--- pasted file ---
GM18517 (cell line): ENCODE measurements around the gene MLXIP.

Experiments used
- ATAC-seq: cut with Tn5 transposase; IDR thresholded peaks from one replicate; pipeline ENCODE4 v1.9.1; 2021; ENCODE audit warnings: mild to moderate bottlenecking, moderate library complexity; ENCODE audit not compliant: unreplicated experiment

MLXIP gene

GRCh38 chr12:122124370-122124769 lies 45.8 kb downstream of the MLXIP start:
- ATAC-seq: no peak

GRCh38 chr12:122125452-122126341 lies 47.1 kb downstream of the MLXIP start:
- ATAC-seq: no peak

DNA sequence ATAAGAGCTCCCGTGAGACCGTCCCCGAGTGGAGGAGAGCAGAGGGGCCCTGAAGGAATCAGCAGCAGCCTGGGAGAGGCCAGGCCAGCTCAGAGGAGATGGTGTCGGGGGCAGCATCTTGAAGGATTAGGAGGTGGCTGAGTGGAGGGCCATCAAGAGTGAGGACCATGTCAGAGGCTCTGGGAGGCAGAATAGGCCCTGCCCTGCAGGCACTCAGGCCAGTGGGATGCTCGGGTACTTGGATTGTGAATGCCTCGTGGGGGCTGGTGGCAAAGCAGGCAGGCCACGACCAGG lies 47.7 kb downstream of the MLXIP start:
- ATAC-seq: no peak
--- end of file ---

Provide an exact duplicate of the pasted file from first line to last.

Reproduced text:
GM18517 (cell line): ENCODE measurements around the gene MLXIP.

Experiments used
- ATAC-seq: cut with Tn5 transposase; IDR thresholded peaks from one replicate; pipeline ENCODE4 v1.9.1; 2021; ENCODE audit warnings: mild to moderate bottlenecking, moderate library complexity; ENCODE audit not compliant: unreplicated experiment

MLXIP gene

GRCh38 chr12:122124370-122124769 lies 45.8 kb downstream of the MLXIP start:
- ATAC-seq: no peak

GRCh38 chr12:122125452-122126341 lies 47.1 kb downstream of the MLXIP start:
- ATAC-seq: no peak

DNA sequence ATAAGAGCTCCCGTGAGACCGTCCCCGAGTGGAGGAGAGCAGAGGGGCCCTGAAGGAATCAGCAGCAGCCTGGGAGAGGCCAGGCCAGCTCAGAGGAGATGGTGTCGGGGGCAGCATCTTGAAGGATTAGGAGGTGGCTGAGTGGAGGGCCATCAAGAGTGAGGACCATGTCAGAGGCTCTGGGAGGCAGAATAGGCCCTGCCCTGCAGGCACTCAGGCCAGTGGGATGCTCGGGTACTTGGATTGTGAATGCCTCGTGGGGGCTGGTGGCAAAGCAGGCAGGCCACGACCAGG lies 47.7 kb downstream of the MLXIP start:
- ATAC-seq: no peak